Wednesday, 24 February 2016


I was listening to chapter 10 of the very excellent "The History of the Alphabet" and learned lots of stuff that made me go "hunh", which I thought I'd share with you.

Firstly, I'll remind you that our Latin alphabet came from the Etruscans, who got it from the Greeks, who got it from the Phoenicians, who got it from the Ancient Egyptians who used it to represent the language of the Semitic-speaking workers in Egypt. Got that?

The Phoenicians didn't have much truck with vowels, but did have a bunch of other sounds that we don't have in the PIE languages. The Greeks on the other hand, did have vowels, so used two of the sound-symbols they wouldn't otherwise use as vowels. These were 'alep (used for the /a/ sound) and 'eyn (used for the /o/ sound).

Initially, the Greeks used just the one symbol, of a circle, to represent the /o/ sound, both long and short. (In fact, many other alphabets also use a circle to represent this sound, possibly because of the shape the mouth makes when producing it.). Short-o is the sound in /hot/ or /body/; long-o is the sound in /hope/ or /bone/.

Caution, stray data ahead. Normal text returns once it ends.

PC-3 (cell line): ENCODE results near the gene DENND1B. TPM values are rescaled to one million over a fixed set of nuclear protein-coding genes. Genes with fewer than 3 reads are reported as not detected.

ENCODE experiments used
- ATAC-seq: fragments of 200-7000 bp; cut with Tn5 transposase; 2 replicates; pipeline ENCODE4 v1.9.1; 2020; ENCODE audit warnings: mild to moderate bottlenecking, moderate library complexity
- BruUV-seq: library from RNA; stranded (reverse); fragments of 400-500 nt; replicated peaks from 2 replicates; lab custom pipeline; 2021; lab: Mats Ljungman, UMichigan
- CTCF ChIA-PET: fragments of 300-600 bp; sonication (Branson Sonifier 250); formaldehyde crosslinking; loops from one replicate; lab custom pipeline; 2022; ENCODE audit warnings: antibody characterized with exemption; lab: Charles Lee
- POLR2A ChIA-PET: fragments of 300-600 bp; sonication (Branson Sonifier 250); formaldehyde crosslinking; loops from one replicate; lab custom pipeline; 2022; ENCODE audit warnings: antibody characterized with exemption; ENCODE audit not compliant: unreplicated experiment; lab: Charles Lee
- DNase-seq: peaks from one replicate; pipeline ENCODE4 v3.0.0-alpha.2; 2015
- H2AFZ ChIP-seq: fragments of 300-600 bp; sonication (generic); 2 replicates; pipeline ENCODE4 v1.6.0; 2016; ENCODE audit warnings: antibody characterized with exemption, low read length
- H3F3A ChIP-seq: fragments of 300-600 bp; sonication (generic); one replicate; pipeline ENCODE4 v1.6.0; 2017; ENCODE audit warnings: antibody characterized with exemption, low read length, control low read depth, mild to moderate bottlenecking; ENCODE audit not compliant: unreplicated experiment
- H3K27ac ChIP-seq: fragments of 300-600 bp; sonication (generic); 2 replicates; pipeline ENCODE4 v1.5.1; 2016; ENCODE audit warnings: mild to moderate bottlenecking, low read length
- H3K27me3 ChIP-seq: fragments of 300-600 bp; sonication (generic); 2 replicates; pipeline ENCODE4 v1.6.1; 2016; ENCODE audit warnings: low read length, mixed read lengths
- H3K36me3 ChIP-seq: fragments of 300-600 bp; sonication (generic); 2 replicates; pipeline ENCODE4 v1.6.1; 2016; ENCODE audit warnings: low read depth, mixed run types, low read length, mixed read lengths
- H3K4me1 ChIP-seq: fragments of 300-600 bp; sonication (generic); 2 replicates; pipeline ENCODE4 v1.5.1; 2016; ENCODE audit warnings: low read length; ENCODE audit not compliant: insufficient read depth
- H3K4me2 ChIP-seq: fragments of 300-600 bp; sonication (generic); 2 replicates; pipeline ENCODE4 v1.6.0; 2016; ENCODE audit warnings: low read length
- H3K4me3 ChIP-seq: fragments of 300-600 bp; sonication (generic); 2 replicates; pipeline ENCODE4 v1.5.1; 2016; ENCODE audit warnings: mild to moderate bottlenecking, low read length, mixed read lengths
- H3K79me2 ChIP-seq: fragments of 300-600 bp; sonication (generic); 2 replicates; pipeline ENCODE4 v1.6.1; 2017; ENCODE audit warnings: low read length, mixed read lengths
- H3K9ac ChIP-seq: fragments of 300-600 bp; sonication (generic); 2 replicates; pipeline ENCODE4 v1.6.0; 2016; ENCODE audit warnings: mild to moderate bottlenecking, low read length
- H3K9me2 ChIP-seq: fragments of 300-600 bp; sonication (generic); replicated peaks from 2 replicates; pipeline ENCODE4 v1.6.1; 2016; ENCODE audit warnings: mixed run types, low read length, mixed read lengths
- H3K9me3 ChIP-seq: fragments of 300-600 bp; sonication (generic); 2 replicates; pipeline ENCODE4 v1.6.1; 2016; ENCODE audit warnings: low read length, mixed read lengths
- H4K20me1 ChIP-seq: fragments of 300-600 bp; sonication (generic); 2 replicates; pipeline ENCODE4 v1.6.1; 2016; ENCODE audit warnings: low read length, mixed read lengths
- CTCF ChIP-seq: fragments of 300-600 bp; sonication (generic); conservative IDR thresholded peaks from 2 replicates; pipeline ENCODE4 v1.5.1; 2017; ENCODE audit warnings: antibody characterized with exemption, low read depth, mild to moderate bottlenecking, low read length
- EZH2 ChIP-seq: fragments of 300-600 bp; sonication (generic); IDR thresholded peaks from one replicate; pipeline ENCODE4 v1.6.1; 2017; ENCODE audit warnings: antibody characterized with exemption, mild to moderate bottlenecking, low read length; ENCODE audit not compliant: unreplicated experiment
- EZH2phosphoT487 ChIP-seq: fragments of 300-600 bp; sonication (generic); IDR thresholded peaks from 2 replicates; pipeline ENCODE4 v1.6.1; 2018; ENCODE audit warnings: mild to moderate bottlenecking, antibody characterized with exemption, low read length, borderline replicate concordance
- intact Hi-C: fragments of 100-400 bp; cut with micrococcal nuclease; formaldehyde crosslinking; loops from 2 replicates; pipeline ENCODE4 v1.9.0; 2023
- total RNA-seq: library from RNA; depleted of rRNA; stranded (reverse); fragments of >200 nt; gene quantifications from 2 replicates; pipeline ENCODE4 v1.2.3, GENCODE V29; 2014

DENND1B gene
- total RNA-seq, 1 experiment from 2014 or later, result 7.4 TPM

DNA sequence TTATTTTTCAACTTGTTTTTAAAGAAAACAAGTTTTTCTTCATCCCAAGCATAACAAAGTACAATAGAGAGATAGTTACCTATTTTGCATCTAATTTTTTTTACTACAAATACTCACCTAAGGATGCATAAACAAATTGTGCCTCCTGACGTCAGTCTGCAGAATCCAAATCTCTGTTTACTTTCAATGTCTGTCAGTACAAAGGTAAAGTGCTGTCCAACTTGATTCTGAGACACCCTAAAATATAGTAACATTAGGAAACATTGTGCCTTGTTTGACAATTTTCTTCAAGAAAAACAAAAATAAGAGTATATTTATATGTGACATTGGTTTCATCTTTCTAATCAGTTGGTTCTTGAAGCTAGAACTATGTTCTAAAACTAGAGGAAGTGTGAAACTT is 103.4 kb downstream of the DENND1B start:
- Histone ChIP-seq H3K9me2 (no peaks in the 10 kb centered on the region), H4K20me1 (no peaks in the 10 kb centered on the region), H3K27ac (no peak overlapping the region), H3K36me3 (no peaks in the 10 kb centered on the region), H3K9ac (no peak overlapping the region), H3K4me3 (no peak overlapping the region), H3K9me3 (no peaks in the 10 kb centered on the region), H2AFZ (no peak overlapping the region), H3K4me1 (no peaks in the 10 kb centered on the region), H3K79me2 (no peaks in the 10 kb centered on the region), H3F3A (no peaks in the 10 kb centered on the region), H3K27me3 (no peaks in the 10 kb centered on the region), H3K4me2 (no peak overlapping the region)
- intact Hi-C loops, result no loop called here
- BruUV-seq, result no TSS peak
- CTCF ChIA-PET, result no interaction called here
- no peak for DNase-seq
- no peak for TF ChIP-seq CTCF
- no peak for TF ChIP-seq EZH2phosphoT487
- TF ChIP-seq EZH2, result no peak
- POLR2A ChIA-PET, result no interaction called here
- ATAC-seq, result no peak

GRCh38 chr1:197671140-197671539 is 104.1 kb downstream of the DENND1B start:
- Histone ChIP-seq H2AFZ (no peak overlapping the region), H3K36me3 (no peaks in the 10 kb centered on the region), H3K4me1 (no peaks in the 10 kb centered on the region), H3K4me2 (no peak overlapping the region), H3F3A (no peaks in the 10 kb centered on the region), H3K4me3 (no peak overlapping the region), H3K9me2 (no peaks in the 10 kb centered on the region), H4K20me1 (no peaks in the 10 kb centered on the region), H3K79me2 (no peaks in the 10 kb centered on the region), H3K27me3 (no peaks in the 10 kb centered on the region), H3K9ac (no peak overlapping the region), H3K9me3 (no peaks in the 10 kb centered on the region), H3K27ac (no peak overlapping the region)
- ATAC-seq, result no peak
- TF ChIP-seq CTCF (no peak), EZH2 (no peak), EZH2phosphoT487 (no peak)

Omicron, upper and lower case (Wikipedia)

Then at some point around 660BCE, and no-one knows quite why, the Greeks introduced a second symbol to represent the long-o, leaving the original symbol to handle only the short-o.
Omega, upper and lower case (Wikipedia)

Short-o got renamed to omicron, (that is o-micron, where micro=small), and the long-o was called omega (ie, o-mega, where mega=big). (Did you just metaphorically slap your forehead and go "duh! Of course!", like I did when I heard this?)

In this newly expanded Greek alphabet, the new letter, omega, was added to the end of the alphabet. Which is why in the New Testament (primarily written in Greek), God says "I am Alpha and Omega, the first and the last" (Book of Revelation).

So why doesn't Latin or English or any of the other languages that use the Latin alphabet have the omega letter any more? The answer is pretty simple - they never did. The Etruscans picked up the Greek alphabet sometime in that period when the Greek alphabet hadn't yet added omega, that is, between 800BCE and 660BCE. (This is supported by archaeological findings too.) And as the Latins took their alphabet from the Etruscans, Latin never had omega either.

At some later point, I'll explain why 'g' is the third letter of the Greek alphabet, but the seventh letter of the Latin one, which is related to why C and G look similar and why hard-c (cut) and hard-g (gut) sound very similar. But that's for another day.

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